LITTLE ROCK, Ark. — The global economic, climatic and supply and demand settings make a discussion on the outlook for rice especially complex.
As the countries of the world are supposedly embracing increasingly open markets and free trade, global rice trade at 25 million metric tons is only a fraction above last year’s 24.9 million metric tons and well below 2002’s 27.5 million and 2001’s 27.8 million metric tons.
Will the revitalized global recovery that was producing strong economic activity and demand for commodities coming into 2004 be able to achieve a strong self-sustaining expansion?
If we assume the answer to be yes, the question becomes, “Will this expansion generate a demand for rice similar to the last period of robust global economic activity from mid-1994 to mid 1998, or will today’s global rice competition and food security conscious countries limit rice pricing opportunities in the immediate future?”
Global economic activity is at a critical stage in its two and a half year recovery from a nasty recession to strong or robust economic activity. During part of 2003 and early 2004, commodity prices as a group soared due to expanding demand from a recovering global economy that reached a strong level of economic activity coupled with minor global weather disturbances.
Then what has happened to prices?
We are experiencing a correction in many commodity prices as the global economy weans itself from injected financial stimulus and transitions to self-sustaining economic expansion.
On the climatic situation, there is no major weather event on the horizon that could significantly disrupt global supply; that doesn’t mean there won’t be, it’s just not obvious.
On the supply side, global rice stocks are projected to be at lows not experienced since the early 1980s — at 69 million metric tons, down from the 2000-01 record high of 150 million metric tons.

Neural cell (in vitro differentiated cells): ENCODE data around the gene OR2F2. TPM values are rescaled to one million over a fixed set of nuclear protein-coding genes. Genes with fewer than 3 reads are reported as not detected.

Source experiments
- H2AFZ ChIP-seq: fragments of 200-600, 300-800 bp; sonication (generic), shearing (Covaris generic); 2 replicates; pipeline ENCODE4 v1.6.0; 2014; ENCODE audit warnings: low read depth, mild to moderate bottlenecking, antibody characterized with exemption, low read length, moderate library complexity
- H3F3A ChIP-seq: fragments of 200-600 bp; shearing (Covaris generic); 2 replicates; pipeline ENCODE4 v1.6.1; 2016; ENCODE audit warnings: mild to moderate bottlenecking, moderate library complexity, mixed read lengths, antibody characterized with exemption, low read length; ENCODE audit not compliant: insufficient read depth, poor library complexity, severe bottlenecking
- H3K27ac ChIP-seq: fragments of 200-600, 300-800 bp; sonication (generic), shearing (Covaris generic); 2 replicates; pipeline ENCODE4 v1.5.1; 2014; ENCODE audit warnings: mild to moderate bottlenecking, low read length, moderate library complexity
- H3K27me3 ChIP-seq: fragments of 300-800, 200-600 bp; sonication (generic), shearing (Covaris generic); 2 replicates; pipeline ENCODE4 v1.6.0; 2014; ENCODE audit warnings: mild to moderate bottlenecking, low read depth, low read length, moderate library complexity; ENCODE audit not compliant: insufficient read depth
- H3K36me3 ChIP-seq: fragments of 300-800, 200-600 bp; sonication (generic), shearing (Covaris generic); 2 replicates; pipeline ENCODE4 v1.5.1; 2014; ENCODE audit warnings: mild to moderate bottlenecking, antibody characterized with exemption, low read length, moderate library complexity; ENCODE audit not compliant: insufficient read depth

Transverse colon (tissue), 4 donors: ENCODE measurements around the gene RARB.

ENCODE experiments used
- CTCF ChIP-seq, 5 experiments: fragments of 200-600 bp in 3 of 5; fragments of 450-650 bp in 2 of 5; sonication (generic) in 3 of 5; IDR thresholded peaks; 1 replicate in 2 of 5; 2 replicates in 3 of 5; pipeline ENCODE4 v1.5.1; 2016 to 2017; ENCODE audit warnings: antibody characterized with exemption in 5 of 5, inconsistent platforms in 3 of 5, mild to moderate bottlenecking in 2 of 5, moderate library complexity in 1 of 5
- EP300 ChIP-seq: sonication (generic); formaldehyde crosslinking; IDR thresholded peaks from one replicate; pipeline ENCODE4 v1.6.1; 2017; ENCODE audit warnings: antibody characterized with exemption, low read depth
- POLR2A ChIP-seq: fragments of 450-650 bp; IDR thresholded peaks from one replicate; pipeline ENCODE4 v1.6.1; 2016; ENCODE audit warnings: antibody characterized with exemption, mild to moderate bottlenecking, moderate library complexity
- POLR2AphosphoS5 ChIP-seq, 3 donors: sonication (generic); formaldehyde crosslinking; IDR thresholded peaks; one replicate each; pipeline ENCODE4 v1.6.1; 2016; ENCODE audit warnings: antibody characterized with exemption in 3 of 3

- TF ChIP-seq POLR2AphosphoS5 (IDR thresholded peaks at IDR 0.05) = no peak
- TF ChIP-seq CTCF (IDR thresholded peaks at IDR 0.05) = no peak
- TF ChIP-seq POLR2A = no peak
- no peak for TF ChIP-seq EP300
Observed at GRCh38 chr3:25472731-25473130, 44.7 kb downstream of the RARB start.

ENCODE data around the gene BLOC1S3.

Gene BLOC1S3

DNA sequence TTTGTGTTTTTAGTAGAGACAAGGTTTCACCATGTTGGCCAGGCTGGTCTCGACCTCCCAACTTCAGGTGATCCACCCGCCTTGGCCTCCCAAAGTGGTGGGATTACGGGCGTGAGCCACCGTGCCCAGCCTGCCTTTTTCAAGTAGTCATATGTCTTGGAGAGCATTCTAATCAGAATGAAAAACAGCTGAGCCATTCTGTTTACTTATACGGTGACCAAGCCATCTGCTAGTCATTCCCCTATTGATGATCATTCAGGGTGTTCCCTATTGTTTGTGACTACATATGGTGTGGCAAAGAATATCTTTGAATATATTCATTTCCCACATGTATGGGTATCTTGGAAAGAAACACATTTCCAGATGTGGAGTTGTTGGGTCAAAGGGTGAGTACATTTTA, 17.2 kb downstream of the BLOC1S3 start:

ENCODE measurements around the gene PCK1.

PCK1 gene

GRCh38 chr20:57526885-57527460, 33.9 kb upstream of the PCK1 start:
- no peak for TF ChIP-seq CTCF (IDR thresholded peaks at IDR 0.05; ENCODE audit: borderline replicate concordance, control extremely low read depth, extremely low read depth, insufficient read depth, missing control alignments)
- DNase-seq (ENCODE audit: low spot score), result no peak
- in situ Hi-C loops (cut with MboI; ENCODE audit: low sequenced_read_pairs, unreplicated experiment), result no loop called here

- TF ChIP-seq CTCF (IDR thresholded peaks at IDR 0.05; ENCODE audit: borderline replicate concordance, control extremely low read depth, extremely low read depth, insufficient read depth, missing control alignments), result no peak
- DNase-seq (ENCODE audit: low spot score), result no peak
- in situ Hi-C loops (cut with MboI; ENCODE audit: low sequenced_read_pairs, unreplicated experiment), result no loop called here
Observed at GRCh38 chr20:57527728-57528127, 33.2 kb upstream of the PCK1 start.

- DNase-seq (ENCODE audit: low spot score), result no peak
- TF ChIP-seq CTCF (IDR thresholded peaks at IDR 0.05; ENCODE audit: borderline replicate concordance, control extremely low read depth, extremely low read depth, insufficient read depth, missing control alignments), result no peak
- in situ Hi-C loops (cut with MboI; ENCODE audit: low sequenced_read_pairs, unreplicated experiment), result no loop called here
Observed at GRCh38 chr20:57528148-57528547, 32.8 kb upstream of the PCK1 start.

That said, improving global economic activity, governmental intervention by many countries and strengthening global prices are encouraging global rice production. Global 2004-05 milled production is estimated at 397.8 million metric tons compared to 387 million metric tons in 2003-04 and the record production set in 1999-2000 of 408.7 million tons.
USDA forecast U.S. rice production in 2004-05 at a record 222 million hundredweight. Harvested area is estimated at 3.33 million acres. Average yield is estimated at a record 6,651 pounds per acre. Long-grain production is estimated at 163 million hundredweight and combined medium- and short-grain production is estimated at 59 million hundredweight.
Ending stocks of all rice are projected at 33 million hundredweight 39 percent above 2003-04. Additionally, USDA is estimating the season-average farm price for 2004-05 at $7 to $7.50 per hundredweight, which compares to the 2003-04 price of $7.49 per hundredweight and the 2002-03 price of $4.49 per hundredweight.
On the demand side, rice trade in the Western Hemisphere has returned to more normal levels as South America rice production has responded to the early 2003 shortfall. More specifically, Brazil’s import needs are estimated in 2005 at 500,000 metric tons — the same as 2004 but considerably below the large demand of 1,200,000 metric tons in 2003.
I still fully expect the global economy to achieve a healthy level of sustained expansion, which implies improving demand for rice globally. The speed of the expansion may be slower than originally expected. I expect the global expansion coupled with dangerously low global rice stocks to continue strengthening world rice prices.
Domestically, with U.S. 2004-05 all rough rice exports projected by USDA at 35 million hundredweight, 7.8 million hundredweight below 2002-03, with U.S. all rice production at a projected record and long-grain rice approaching record production levels, weakness in U.S. long-grain export prices is expected.
For the marketing period 2003-04 which began Aug. 1, 2003, and ended July 31, 2004, U.S. all rice prices ranged from $5.47 per hundredweight to $8.79 per hundredweight, an average for the 2003-04 market period of $7.49 per hundredweight.
Now consider pricing activity in the first month of the U.S. 2004-05 marketing period, which began Aug. 1, with an initial estimated U.S. all rice price of $8.49 per hundredweight. Then consider USDA’s current 2004-05 U.S. all rice estimate is a price range of $7 per hundredweight to $7.50 per hundredweight.
A slide show that accompanies this article is available on the Internet at http://www.aragriculture.org/agfoodpolicy/ricesitol/slides/Delta_Farm_Press.pdf.